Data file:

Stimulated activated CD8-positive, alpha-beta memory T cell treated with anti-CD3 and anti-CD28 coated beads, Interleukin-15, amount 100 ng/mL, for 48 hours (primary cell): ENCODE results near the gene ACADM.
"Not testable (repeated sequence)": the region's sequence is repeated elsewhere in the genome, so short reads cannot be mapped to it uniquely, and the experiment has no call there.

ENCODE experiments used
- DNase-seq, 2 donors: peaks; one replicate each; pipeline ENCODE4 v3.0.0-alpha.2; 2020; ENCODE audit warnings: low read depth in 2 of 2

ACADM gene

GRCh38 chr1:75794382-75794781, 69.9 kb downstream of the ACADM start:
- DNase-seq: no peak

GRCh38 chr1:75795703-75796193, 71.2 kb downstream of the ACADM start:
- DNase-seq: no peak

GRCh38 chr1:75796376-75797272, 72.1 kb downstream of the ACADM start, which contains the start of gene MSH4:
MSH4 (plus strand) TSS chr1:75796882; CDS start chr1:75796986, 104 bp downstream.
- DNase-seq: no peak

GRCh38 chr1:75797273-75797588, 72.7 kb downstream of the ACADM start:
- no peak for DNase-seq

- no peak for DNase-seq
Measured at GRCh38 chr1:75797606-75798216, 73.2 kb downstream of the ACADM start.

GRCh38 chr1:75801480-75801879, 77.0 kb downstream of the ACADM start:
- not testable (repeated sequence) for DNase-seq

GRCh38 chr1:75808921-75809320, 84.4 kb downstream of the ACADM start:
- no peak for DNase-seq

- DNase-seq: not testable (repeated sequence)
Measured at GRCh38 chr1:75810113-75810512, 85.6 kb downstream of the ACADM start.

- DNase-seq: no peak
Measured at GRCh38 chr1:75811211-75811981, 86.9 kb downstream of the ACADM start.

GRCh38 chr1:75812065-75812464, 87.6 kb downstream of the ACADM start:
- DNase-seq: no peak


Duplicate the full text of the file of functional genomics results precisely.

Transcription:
Stimulated activated CD8-positive, alpha-beta memory T cell treated with anti-CD3 and anti-CD28 coated beads, Interleukin-15, amount 100 ng/mL, for 48 hours (primary cell): ENCODE results near the gene ACADM.
"Not testable (repeated sequence)": the region's sequence is repeated elsewhere in the genome, so short reads cannot be mapped to it uniquely, and the experiment has no call there.

ENCODE experiments used
- DNase-seq, 2 donors: peaks; one replicate each; pipeline ENCODE4 v3.0.0-alpha.2; 2020; ENCODE audit warnings: low read depth in 2 of 2

ACADM gene

GRCh38 chr1:75794382-75794781, 69.9 kb downstream of the ACADM start:
- DNase-seq: no peak

GRCh38 chr1:75795703-75796193, 71.2 kb downstream of the ACADM start:
- DNase-seq: no peak

GRCh38 chr1:75796376-75797272, 72.1 kb downstream of the ACADM start, which contains the start of gene MSH4:
MSH4 (plus strand) TSS chr1:75796882; CDS start chr1:75796986, 104 bp downstream.
- DNase-seq: no peak

GRCh38 chr1:75797273-75797588, 72.7 kb downstream of the ACADM start:
- no peak for DNase-seq

- no peak for DNase-seq
Measured at GRCh38 chr1:75797606-75798216, 73.2 kb downstream of the ACADM start.

GRCh38 chr1:75801480-75801879, 77.0 kb downstream of the ACADM start:
- not testable (repeated sequence) for DNase-seq

GRCh38 chr1:75808921-75809320, 84.4 kb downstream of the ACADM start:
- no peak for DNase-seq

- DNase-seq: not testable (repeated sequence)
Measured at GRCh38 chr1:75810113-75810512, 85.6 kb downstream of the ACADM start.

- DNase-seq: no peak
Measured at GRCh38 chr1:75811211-75811981, 86.9 kb downstream of the ACADM start.

GRCh38 chr1:75812065-75812464, 87.6 kb downstream of the ACADM start:
- DNase-seq: no peak